Two Schedule Management Techniques
You Can Use Today
There are two schedule management techniques that you can use today to better to understand how you are tracking to your project schedule.
Investigate When ‘Completed’ Activities Are Not Really Completed
Sometimes a team member says that an activity is complete when in reality it is not quite done. This can happen for the following reasons:
- The activity should have been completed and the team member believes he needs just a short amount of time to complete it. He might say it is complete and then finish it up quickly, rather than deal with the consequences of the activity being late.
- A deliverable is ’completed’ by the team member but not approved. The team member may say the work is complete, but when the deliverable is checked it is discovered that it is incomplete or needs additional follow-up work.
Use the Triple Constraint to Manage Cost, Schedule and Scope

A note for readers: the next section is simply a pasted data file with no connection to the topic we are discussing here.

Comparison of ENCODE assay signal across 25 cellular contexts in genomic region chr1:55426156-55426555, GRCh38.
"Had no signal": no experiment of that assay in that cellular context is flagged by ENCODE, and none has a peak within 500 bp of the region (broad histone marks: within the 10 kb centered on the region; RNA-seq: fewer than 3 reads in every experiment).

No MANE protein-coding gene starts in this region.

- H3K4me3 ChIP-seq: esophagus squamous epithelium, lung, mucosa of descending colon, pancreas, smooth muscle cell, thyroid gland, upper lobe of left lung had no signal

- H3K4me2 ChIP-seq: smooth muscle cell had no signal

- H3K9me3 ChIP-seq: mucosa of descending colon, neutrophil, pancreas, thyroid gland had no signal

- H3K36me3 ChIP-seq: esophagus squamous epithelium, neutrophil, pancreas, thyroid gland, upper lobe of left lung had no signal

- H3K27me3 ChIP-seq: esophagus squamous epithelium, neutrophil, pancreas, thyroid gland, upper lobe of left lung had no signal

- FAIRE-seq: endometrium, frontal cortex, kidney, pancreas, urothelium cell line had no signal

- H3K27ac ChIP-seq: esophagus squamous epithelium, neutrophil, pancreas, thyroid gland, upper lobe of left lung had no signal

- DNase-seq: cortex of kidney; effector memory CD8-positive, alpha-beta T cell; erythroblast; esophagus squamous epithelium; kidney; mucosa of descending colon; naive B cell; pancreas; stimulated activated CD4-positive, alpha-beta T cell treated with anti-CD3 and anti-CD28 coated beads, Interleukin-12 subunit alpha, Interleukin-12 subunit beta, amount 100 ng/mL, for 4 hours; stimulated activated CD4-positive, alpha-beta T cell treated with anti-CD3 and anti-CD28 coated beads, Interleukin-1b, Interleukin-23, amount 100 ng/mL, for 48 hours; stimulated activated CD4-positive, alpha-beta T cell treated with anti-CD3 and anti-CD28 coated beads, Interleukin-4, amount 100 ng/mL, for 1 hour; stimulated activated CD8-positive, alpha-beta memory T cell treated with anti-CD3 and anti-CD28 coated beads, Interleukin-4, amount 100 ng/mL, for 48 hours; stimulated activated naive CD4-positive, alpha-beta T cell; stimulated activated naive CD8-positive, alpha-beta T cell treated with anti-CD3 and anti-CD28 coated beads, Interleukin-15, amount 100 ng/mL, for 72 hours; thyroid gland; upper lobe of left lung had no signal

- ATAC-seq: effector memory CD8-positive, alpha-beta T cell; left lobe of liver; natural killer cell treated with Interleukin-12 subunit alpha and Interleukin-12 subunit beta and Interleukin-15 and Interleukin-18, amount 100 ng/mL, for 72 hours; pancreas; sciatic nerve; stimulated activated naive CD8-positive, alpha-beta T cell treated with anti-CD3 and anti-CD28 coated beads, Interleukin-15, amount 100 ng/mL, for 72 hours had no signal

At the end of the planning phase you should have an agreement with your sponsor on the work that will be completed (Charter/Scope Statement), the cost (or hours) and duration that is needed to complete the work (the schedule). These three items form a concept called the “triple constraint”. If one of the three items change, at least one, if not both, of the other items need to change as well.
This is more than an academic discussion. The concept actually has great relevance to the management of the project. The triple constraint makes logical sense and can be easily explained to your clients as well.
For example, if the scope of work increases, the cost and / or deadline must increase as well. This makes sense. If you have more work to do, it will take more cost (effort) and perhaps a longer duration.
Similarly, if you are asked to accelerate the project schedule, it would be logical to ask for less work. However, if you are asked to deliver the same work in less time, the third leg of the triple constraint (cost or effort) will increase to maintain the balance. You will need to increase costs (effort), perhaps by working overtime hours or perhaps by bringing in more resources to complete the same amount of work earlier.
Once the project manager really recognizes this relationship in the triple constraint, he will instantly recognize when one leg changes and instantly look for ways that the other legs will change to maintain the triple constraint balance.